It has taken seven years since first introduced, and it took a woman governor to finally get it done.

 

According to WGME 13, Governor Janet Mills signed a revised 2022-2023 biennial budget into law. A lot is going on in this budget. It meets the state's obligation to pay 55 percent of the cost of K-12 education for the first time in history. And this is the budget that has the one-time $300 hazard payment to Mainers who qualify as working during the pandemic. You'll get the payment if you filed a W-2 last year and made $75,000 or less, or $150,000 or less as a couple.

But tucked into this 400 plus page budget is the exemption of menstrual products from sales tax! The dreaded 'tampon tax'. What is that?

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Blood and Milk explains:

In 32 states, women’s hygiene products (like tampons, menstrual cups, and sanitary pads) are subject to a luxury tax placed on products or services deemed non-essential or unneeded. Over time, it became known as the ‘tampon tax,’ which opponents deem a discriminatory tariff on female hygiene products. After all, are condoms taxed? What about Viagra? Both of these products are not taxed in most states even though tampons are just as, if not more, medically necessary.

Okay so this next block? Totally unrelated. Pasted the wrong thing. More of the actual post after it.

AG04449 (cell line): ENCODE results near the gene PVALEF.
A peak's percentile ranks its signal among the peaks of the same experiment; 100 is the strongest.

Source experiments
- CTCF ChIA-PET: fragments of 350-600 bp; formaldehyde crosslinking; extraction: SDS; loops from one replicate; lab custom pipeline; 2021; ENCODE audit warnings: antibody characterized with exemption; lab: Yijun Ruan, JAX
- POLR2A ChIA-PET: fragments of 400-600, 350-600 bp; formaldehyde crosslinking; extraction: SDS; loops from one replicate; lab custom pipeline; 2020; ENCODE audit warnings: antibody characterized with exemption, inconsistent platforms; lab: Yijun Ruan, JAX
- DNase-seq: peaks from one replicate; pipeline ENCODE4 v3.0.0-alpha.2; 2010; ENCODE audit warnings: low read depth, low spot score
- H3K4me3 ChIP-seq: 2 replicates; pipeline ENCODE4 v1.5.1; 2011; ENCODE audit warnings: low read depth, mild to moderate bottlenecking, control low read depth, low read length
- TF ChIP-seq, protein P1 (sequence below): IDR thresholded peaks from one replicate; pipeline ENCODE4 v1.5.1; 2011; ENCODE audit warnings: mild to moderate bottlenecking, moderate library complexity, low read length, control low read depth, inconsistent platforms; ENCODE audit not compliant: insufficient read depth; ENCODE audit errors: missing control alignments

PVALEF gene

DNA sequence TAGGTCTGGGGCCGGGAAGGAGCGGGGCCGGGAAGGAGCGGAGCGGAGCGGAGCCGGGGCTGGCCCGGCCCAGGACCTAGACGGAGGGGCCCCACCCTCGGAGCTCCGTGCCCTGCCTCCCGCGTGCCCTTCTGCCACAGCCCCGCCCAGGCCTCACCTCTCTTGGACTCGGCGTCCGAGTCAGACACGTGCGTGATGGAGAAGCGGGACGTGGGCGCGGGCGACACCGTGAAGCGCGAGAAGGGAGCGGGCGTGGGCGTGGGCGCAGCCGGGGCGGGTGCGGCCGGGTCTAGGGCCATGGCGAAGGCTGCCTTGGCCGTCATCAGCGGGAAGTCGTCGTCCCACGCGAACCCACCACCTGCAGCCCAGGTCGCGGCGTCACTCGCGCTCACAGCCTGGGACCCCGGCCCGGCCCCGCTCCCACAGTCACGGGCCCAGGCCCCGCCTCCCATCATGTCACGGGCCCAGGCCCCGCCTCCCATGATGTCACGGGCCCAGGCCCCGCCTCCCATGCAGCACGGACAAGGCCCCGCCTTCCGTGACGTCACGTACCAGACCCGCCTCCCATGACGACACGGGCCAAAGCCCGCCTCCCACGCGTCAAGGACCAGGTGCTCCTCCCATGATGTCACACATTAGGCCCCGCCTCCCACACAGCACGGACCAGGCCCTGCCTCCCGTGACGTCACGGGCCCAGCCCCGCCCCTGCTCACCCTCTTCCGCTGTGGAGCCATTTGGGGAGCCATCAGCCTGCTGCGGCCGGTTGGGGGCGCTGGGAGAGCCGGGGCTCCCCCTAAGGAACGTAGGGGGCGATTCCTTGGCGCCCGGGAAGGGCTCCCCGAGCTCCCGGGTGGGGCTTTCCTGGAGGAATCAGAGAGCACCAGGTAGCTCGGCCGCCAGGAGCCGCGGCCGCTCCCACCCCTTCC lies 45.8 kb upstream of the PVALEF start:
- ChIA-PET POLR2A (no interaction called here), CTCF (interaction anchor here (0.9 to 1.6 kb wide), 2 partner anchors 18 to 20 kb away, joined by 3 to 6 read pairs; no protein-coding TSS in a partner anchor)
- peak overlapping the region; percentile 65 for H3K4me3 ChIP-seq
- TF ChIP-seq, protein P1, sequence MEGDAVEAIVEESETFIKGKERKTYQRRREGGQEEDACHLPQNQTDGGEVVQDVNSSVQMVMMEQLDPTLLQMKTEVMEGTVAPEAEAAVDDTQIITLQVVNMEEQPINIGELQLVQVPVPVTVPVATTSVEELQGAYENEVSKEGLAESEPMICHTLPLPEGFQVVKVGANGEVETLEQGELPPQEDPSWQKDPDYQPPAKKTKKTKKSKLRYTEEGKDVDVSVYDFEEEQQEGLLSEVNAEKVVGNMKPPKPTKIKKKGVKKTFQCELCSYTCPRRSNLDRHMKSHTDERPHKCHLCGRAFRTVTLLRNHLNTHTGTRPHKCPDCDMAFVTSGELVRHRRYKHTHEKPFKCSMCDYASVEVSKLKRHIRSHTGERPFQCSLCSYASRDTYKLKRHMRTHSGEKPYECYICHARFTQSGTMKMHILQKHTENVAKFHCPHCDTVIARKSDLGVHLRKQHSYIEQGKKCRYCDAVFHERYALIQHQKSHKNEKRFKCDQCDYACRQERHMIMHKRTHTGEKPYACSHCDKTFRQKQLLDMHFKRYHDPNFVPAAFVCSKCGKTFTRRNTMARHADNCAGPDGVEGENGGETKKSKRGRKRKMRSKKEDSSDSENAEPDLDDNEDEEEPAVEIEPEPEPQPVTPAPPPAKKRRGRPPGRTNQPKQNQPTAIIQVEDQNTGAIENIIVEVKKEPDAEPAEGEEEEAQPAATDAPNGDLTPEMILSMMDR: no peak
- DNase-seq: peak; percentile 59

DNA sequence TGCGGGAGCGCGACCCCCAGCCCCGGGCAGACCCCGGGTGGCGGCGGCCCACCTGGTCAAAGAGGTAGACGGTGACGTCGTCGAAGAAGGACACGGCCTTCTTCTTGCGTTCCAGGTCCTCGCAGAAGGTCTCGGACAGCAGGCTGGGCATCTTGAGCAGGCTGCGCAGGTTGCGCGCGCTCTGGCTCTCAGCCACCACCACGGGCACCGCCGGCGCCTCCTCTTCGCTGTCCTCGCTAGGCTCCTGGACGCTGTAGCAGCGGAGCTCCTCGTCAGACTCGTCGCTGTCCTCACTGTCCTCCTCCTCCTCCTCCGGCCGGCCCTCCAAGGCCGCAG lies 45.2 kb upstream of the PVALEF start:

Buh-bye. Menstrual products sold on or after Oct. 1, 2021, will be exempt from sales tax.

Finally!

 

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These money-saving tips—from finding discounts to simple changes to your daily habits—can come in handy whether you have a specific savings goal, want to stash away cash for retirement, or just want to pinch pennies. It’s never too late to be more financially savvy. Read on to learn more about how you can start saving now. [From: 25 ways you could be saving money today]

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